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What is the best way to do random sample with replacement from dataset? I am using 316 * 34 as my dataset. I want to segment the data into three buckets but with replacement. Should I use the randperm because I need to make sure I keep the index intact where that index would be handy in identifying the label data. I am new to matlab I saw there are couple of random sample methods but they didn't look like its doing what I am looking for, its strange to think that something like doesn't exist in matlab, but I did the follwoing:

My issue is when I do this row_idx = round(rand(1)*316) sometimes I get zero, that leads to two questions

  1. what should I do to avoid zeor?
  2. What is the best way to do the random sample with replacement.

        shuffle_X = X(randperm(size(X,1)),:);
        lengthOf_shuffle_X = length(shuffle_X)
        number_of_rows_per_bucket = round(lengthOf_shuffle_X / 3)
        bucket_cell = cell(3,1)
        bag_matrix = []
        for k = 1:length(bucket_cell)
            for i = 1:number_of_rows_per_bucket
                row_idx = round(rand(1)*316)
                bag_matrix(i,:) = shuffle_X(row_idx,:)
            bucket_cell{k} = bag_matrix

I could do following:

            if row_idx == 0
                row_idx = round(rand(1)*316)

assuming random number will never give two zeros values in two consecutive rounds.

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2 Answers 2

randi is a good way to get integer indices for sampling with replacement. Assuming you want to fill three buckets with an equal number of samples, then you can write

data = rand(316,34); %# create some dummy data
number_of_data = size(data,1);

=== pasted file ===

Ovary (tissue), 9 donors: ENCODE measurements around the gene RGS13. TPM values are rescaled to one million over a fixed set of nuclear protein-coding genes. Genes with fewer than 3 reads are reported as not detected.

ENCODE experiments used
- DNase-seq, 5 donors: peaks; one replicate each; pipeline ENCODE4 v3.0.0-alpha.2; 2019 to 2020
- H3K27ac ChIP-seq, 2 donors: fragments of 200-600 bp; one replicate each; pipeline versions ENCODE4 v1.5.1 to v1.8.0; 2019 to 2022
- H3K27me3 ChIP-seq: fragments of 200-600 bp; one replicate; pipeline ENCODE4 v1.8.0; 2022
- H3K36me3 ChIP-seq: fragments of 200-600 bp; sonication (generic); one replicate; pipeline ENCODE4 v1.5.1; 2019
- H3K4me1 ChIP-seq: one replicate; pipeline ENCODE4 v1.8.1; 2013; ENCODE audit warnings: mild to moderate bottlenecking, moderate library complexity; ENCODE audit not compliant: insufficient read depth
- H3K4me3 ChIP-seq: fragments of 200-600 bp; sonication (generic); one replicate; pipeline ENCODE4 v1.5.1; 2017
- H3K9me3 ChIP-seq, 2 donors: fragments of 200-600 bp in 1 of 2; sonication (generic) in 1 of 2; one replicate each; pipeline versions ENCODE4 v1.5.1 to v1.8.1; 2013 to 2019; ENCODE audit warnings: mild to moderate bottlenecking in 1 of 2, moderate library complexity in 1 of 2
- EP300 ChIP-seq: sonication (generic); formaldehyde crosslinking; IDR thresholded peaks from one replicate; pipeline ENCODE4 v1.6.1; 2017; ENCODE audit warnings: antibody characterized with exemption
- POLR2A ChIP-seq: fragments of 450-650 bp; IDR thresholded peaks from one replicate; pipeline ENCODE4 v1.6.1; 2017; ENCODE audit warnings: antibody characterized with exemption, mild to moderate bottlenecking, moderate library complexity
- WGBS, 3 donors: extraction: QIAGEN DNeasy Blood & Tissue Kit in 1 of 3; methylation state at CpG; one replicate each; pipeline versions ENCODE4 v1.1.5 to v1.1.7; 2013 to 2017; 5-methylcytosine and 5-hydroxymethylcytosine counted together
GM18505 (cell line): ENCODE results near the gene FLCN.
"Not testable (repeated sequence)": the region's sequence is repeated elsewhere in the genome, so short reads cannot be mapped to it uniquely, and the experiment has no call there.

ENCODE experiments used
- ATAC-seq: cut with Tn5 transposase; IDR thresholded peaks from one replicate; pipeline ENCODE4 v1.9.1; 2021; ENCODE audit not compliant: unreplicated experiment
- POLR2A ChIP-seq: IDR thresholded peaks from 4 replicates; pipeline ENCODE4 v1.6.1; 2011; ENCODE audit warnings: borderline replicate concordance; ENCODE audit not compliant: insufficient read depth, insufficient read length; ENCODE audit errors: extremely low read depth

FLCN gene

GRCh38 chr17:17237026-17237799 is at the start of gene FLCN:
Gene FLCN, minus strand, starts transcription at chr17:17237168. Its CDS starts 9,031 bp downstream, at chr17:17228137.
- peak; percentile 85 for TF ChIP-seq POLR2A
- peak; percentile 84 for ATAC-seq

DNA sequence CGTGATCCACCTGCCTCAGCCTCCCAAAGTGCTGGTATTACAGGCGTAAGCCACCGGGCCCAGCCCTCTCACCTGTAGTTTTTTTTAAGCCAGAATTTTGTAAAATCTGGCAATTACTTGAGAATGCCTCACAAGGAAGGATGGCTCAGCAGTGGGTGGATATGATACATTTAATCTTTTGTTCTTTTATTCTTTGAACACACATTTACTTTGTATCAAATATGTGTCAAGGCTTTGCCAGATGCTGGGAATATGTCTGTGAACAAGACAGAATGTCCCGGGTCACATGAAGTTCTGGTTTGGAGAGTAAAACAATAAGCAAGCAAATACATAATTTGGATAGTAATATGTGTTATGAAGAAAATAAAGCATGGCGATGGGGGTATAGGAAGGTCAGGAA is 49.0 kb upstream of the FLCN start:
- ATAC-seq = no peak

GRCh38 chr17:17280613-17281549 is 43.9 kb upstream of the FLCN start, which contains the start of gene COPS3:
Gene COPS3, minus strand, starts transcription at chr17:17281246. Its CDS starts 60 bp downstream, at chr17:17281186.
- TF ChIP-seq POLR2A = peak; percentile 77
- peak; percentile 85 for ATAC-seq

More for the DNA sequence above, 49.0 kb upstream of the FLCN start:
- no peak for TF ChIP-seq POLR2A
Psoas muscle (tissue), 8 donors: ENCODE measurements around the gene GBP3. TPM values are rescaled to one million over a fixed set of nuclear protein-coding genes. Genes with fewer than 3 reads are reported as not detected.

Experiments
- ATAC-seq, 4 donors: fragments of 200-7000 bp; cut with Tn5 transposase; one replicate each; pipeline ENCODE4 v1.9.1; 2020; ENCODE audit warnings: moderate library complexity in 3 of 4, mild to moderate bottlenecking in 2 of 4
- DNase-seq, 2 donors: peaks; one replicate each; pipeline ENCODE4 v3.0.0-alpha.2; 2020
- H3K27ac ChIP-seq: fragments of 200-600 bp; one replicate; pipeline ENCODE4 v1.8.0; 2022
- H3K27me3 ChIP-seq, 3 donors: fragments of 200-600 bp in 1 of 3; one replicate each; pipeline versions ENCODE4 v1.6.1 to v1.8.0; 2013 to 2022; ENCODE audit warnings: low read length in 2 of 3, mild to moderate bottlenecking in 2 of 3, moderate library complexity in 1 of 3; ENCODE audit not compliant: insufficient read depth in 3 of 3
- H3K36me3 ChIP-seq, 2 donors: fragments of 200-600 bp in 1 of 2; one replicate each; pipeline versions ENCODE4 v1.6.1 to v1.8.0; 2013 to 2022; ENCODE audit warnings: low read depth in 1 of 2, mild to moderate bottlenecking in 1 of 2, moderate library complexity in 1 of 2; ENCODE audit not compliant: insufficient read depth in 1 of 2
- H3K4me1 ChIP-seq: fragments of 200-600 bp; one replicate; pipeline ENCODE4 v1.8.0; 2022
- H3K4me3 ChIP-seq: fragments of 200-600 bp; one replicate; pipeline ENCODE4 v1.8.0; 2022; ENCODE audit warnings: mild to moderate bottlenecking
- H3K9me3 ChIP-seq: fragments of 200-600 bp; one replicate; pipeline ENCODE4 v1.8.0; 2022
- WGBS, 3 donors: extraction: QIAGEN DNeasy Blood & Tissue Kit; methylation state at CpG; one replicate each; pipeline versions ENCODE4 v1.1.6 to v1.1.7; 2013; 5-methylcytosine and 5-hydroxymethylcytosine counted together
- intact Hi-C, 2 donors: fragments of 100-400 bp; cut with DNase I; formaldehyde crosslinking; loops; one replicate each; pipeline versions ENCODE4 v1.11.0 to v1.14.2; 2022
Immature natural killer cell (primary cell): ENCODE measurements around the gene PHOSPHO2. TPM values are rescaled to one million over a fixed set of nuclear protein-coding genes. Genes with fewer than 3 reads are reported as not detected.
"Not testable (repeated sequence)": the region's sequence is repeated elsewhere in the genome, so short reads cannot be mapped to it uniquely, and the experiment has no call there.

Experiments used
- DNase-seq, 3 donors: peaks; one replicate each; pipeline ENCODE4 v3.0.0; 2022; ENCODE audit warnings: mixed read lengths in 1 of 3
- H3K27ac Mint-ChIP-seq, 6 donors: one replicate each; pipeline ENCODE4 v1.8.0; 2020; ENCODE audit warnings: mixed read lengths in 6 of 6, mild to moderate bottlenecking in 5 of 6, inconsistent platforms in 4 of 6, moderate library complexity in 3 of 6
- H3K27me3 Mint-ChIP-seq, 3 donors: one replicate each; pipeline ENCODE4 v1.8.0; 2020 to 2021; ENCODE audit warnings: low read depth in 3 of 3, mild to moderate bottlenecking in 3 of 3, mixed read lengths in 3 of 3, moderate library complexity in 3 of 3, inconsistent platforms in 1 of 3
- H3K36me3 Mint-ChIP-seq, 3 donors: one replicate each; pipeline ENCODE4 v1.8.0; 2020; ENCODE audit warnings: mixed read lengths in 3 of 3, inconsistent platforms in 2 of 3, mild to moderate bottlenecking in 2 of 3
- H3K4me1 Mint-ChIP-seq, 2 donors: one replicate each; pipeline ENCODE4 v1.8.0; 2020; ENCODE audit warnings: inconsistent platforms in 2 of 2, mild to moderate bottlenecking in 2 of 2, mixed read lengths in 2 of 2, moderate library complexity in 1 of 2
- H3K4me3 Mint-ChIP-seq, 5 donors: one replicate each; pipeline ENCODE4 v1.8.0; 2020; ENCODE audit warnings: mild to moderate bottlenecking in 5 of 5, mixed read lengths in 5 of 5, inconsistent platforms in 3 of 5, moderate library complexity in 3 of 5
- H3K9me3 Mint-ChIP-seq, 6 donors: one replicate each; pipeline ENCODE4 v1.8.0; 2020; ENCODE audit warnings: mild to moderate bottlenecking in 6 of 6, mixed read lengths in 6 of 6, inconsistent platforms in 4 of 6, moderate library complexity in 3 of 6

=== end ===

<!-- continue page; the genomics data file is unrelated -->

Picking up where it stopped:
number_of_rows_per_bucket = 50;
bucket_cell = cell(1,3);

idx = randi([1,number_of_data],[number_of_rows_per_bucket,3]);

for iBucket = 1:3
   bucket_cell{iBucket} = data(idx(:,iBucket),:);
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Not sure if you meant to type "with replacement" instead of "without replacement" I am looking for "with replacement" –  Null-Hypothesis Nov 17 '12 at 22:19
@Null-Hypothesis: Oops, I mis-typed. It's of course sampling with replacement. –  Jonas Nov 18 '12 at 1:14

To the question: if you use randperm it will give you a draw order without replacement, since you can draw any item once.

If you use randi it draws you with replacement, that is you draw an item possibly many times.

If you want to "segment" a dataset, that usually means you split the dataset into three distinct sets. For that you use draw without replacement (you don't put the items back; use randperm). If you'd do it with replacement (using randi), it will be incredibly slow, since after some time the chance that you draw an item which you have not before is very low. (Details in coupon collector ).

If you need a segmentation that is a split, you can just go over the elements and independently decide where to put it. (That is you choose a bucket for each item with replacement -- that is you put any chosen bucket back into the game.)

For that:

% if your data items are vectors say data = [1 1; 2 2; 3 3; 4 4]
num_data = length(data);
bucket_labels = randi(3,[1,num_data]); % draw a bucket label for each item, independently.
for i=1:3
  bucket{i} = data(bucket_labels==i,:); 

%if your data items are scalars say data = [1 2 3 4 5]    
num_data = length(data);
bucket_labels = randi(3,[1,num_data]);
for i=1:3
  bucket{i} = data(bucket_labels==i); 

there we go.

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is it possible you could explain the logic behind following lines in the first solution bucket_labels = randi(3,[1,num_data]); Thanks, –  Null-Hypothesis Nov 18 '12 at 5:14
It takes a matrix with shape [1,num_data], (that is a num_data long vector), and fills it up with independently drawn random numbers, with uniform distribution on the set {1, 2, 3}. –  Barnabas Szabolcs Nov 19 '12 at 18:54

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